Hocus Focus.. How to Capture and Maintain Your Students Focus Like MAGIC!

The bell rings and there they all sit, with those little faces trying to decide which distraction in class will pull them away from the task at hand. Today's technologically advanced students have incredible focus when they put their minds to it, the problem is there is so much COMPETITION. What’s a teacher to do?

Let me offer the following suggestion. You need to do something totally unexpected at the beginning of your lesson to grab their attention to distract them, if you will, from all of the internal distractions they bring to your class each day. Then after you grab their attention, you promise that you will share something else at the end of the lesson if they stay on task. What you accomplish is gaining their focus and encouraging them to follow through. All in all a successful class session!

I suppose now you want me to share how? I will share one way I do it. I am an educational speaker from Minnesota and I share school assembly programs with thousands of kids each year. I use many techniques to capture focus, things like music, sound effects, simple puppetry, but primarily MAGIC!

Magic is intriguing to kids, they are naturally curious and if you start your lesson with a magic trick you incite curiosity. If you combine it with your educational message you will capture and maintain their focus. Then a promise of another mystery at the end of the lesson and they have something to look forward to.

Here is an example of what I am talking about...


Imagine this, you're sitting in class explaining that your lesson is to discuss one of 3 historical wars. As a bonus, the class gets to vote on which of three wars you will discuss. You show a manila envelope and display three pieces of poster board each with the name of a war: Korean, WWII, and Vietnam war. You announce that the selection will be made democratically and you poll the class to see which war will be discussed. Let's imagine after you poll your class, Korean war is selected. You turn to your class and say, “That is very strange, read the note that is in the envelope...”. Your students find a note and upon opening it, it says...most students find the KOREAN war the most interesting, so do I, I will plan on discussing the Korean war!

FRAME OF REFERENCE: The teacher can have the students choose between one of three topics and whichever they choose the teacher correctly predicts the results.

Think about this scenario for a moment, you knew which of three possible outcomes they would pick before they actually did. Do you think this would make a strong impression on your students? You bet it would! What makes this so effective is the simple method. In the magical world, this is known as a multiple out. What that means is, you are right no matter which war is chosen.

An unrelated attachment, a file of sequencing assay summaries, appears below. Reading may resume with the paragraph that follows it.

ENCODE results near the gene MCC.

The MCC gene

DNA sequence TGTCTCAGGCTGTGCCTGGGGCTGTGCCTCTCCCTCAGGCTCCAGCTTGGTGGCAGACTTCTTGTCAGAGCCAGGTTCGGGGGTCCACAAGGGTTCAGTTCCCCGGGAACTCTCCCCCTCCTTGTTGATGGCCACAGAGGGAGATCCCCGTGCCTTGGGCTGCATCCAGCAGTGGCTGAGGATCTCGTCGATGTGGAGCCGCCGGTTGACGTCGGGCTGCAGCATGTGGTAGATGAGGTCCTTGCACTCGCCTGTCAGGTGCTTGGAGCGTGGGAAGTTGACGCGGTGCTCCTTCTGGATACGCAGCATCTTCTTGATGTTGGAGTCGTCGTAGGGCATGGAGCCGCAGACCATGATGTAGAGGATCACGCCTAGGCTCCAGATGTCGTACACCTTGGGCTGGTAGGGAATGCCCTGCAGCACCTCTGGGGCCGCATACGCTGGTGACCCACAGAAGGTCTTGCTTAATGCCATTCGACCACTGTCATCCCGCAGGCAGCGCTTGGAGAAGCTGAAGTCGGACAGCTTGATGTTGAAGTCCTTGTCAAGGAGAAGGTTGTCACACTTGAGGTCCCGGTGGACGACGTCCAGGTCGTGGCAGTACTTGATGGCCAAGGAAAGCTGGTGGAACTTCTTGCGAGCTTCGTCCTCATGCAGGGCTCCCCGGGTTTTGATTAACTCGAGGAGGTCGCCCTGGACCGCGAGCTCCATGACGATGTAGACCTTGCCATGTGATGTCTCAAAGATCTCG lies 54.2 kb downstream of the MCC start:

Needed: 3 pieces of poster board, an opaque envelope to put the three cards in, and your teacher's guide/notebook.

Have the wars Korean, VietNam, and WWII printed on the 3 poster board cards. On the back of the WWII card write: Most students find the WWII the most interesting, so do I, we shall discuss WWII! In the envelope that contains the cards have a note that states: Most students find the Korean war the most interesting, so do I, we shall discuss the Korean war! Finally, in your teacher guide/calendar insert a bright piece of paper that states: Most students find the Vietnam war the most interesting, so do I, we shall discuss the Gulf War!

Step-by-step instructions : From this point, it should be fairly obvious what happens. You put the cards on the table and have the students vote for their American Conflict. Then simply direct them to the appropriate source. Afterthoughts: Now in this example I used American wars but you could use countries, parts of the Constitution, famous paintings...whatever 3 subjects you deem are appropriate for your current lesson can be used.

Now there are other ways to reveal your prediction, one teacher I know recorded one response on her answering machine. She decided to replace the note in the teacher guide. If the students selected that particular subject, she pulled out her cell phone, and dialed her own # (don’t give the student your # for obvious reasons). She would then hand the phone to the student to listen to the answering machine which would say the prediction. Technical Notes: Use your creative juices and you may be able to come up with other “outs” like the answering machine. If you use my 3 suggestions and the answering machine, you could have 4 subjects for the kids to choose from instead of 3.

So there you have it, a great way to kick-off a history lesson! Now how can you use this tool to relate to your next lesson plan? We often tell kids that they need to be more creative, it doesn’t hurt for us to exercise our creative muscles as well.
Author: Brian Richards

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